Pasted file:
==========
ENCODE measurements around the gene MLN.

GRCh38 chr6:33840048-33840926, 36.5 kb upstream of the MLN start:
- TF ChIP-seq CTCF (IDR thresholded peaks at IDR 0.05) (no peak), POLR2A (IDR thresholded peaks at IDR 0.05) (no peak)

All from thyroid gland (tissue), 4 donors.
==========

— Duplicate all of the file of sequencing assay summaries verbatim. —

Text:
ENCODE measurements around the gene MLN.

GRCh38 chr6:33840048-33840926, 36.5 kb upstream of the MLN start:
- TF ChIP-seq CTCF (IDR thresholded peaks at IDR 0.05) (no peak), POLR2A (IDR thresholded peaks at IDR 0.05) (no peak)

All from thyroid gland (tissue), 4 donors.